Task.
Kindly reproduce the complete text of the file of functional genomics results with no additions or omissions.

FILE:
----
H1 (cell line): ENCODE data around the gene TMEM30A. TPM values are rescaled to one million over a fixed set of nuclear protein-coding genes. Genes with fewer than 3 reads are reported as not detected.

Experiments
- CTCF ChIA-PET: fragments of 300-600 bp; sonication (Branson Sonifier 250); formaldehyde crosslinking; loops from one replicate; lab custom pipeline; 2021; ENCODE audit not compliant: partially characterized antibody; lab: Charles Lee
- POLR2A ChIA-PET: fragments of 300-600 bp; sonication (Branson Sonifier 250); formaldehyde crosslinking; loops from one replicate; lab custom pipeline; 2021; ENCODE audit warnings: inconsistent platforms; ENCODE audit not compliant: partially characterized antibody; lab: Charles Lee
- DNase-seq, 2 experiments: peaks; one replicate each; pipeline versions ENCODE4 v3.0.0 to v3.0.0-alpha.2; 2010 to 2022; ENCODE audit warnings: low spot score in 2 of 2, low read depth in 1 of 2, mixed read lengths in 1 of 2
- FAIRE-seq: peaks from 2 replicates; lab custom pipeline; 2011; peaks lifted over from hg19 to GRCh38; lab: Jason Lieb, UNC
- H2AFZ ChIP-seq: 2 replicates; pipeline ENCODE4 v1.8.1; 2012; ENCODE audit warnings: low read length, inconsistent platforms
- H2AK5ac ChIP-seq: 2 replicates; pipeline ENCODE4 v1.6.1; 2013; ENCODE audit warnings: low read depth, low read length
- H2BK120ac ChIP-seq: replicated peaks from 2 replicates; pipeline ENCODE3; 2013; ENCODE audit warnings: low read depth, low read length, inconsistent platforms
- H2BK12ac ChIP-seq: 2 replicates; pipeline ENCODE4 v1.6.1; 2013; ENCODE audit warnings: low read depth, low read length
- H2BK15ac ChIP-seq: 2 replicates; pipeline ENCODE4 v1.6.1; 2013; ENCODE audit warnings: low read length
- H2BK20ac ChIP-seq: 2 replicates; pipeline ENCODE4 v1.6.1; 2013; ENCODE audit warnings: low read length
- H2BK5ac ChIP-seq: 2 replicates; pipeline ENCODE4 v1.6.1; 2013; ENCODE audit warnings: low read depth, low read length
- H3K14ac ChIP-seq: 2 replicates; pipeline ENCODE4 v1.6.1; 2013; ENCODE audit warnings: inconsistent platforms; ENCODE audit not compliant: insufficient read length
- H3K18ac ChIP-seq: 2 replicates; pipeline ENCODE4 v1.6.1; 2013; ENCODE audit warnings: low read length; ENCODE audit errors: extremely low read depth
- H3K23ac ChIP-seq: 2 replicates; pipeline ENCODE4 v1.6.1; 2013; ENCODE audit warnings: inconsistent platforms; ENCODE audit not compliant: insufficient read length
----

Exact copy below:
H1 (cell line): ENCODE data around the gene TMEM30A. TPM values are rescaled to one million over a fixed set of nuclear protein-coding genes. Genes with fewer than 3 reads are reported as not detected.

Experiments
- CTCF ChIA-PET: fragments of 300-600 bp; sonication (Branson Sonifier 250); formaldehyde crosslinking; loops from one replicate; lab custom pipeline; 2021; ENCODE audit not compliant: partially characterized antibody; lab: Charles Lee
- POLR2A ChIA-PET: fragments of 300-600 bp; sonication (Branson Sonifier 250); formaldehyde crosslinking; loops from one replicate; lab custom pipeline; 2021; ENCODE audit warnings: inconsistent platforms; ENCODE audit not compliant: partially characterized antibody; lab: Charles Lee
- DNase-seq, 2 experiments: peaks; one replicate each; pipeline versions ENCODE4 v3.0.0 to v3.0.0-alpha.2; 2010 to 2022; ENCODE audit warnings: low spot score in 2 of 2, low read depth in 1 of 2, mixed read lengths in 1 of 2
- FAIRE-seq: peaks from 2 replicates; lab custom pipeline; 2011; peaks lifted over from hg19 to GRCh38; lab: Jason Lieb, UNC
- H2AFZ ChIP-seq: 2 replicates; pipeline ENCODE4 v1.8.1; 2012; ENCODE audit warnings: low read length, inconsistent platforms
- H2AK5ac ChIP-seq: 2 replicates; pipeline ENCODE4 v1.6.1; 2013; ENCODE audit warnings: low read depth, low read length
- H2BK120ac ChIP-seq: replicated peaks from 2 replicates; pipeline ENCODE3; 2013; ENCODE audit warnings: low read depth, low read length, inconsistent platforms
- H2BK12ac ChIP-seq: 2 replicates; pipeline ENCODE4 v1.6.1; 2013; ENCODE audit warnings: low read depth, low read length
- H2BK15ac ChIP-seq: 2 replicates; pipeline ENCODE4 v1.6.1; 2013; ENCODE audit warnings: low read length
- H2BK20ac ChIP-seq: 2 replicates; pipeline ENCODE4 v1.6.1; 2013; ENCODE audit warnings: low read length
- H2BK5ac ChIP-seq: 2 replicates; pipeline ENCODE4 v1.6.1; 2013; ENCODE audit warnings: low read depth, low read length
- H3K14ac ChIP-seq: 2 replicates; pipeline ENCODE4 v1.6.1; 2013; ENCODE audit warnings: inconsistent platforms; ENCODE audit not compliant: insufficient read length
- H3K18ac ChIP-seq: 2 replicates; pipeline ENCODE4 v1.6.1; 2013; ENCODE audit warnings: low read length; ENCODE audit errors: extremely low read depth
- H3K23ac ChIP-seq: 2 replicates; pipeline ENCODE4 v1.6.1; 2013; ENCODE audit warnings: inconsistent platforms; ENCODE audit not compliant: insufficient read length